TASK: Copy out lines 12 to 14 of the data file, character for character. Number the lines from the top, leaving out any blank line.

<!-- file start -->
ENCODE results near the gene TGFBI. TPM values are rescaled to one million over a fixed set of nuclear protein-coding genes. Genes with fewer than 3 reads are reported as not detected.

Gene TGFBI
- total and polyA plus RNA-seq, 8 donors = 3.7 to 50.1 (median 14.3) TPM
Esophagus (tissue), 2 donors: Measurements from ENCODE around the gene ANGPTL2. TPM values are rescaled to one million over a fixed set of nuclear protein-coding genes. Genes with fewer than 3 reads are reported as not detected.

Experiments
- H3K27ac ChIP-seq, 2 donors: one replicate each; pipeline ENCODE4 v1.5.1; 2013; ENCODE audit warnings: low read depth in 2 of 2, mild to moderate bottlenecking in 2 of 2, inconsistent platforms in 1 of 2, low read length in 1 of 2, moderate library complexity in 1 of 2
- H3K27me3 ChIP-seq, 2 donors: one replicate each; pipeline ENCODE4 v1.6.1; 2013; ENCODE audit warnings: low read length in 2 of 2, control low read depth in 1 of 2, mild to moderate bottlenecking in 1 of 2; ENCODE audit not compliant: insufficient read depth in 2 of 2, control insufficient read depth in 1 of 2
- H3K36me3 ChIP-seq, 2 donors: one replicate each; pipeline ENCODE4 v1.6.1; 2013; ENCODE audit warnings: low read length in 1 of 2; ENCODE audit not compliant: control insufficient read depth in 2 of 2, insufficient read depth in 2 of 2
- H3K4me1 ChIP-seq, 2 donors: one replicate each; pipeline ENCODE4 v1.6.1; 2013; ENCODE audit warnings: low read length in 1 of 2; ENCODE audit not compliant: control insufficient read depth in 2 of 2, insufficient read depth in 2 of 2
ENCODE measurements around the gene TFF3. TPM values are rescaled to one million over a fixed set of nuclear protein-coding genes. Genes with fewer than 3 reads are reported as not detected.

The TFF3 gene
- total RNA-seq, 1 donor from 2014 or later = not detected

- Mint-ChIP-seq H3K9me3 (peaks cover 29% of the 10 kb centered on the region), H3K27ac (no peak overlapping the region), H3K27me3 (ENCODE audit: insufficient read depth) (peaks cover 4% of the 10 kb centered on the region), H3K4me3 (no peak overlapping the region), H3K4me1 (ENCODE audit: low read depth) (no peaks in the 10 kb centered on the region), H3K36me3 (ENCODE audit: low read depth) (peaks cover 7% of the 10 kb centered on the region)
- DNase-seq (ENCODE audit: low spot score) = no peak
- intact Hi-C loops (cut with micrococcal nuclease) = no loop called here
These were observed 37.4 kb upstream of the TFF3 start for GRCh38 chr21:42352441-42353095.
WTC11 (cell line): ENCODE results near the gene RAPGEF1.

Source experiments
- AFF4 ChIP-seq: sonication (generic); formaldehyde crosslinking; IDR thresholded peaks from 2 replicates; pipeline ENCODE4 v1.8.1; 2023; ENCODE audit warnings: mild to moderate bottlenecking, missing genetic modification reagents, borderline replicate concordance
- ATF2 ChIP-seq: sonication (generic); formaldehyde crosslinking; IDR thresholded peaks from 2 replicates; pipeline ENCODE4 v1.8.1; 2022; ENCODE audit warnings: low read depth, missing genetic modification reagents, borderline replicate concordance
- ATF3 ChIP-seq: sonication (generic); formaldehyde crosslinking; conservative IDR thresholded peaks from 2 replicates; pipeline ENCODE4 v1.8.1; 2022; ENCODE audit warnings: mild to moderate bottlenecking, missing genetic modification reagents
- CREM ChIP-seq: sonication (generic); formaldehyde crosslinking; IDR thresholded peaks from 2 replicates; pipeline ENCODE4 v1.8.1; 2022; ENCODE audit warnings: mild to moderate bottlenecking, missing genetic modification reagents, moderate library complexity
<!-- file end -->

- total RNA-seq, 1 donor from 2014 or later = not detected

- Mint-ChIP-seq H3K9me3 (peaks cover 29% of the 10 kb centered on the region), H3K27ac (no peak overlapping the region), H3K27me3 (ENCODE audit: insufficient read depth) (peaks cover 4% of the 10 kb centered on the region), H3K4me3 (no peak overlapping the region), H3K4me1 (ENCODE audit: low read depth) (no peaks in the 10 kb centered on the region), H3K36me3 (ENCODE audit: low read depth) (peaks cover 7% of the 10 kb centered on the region)
- DNase-seq (ENCODE audit: low spot score) = no peak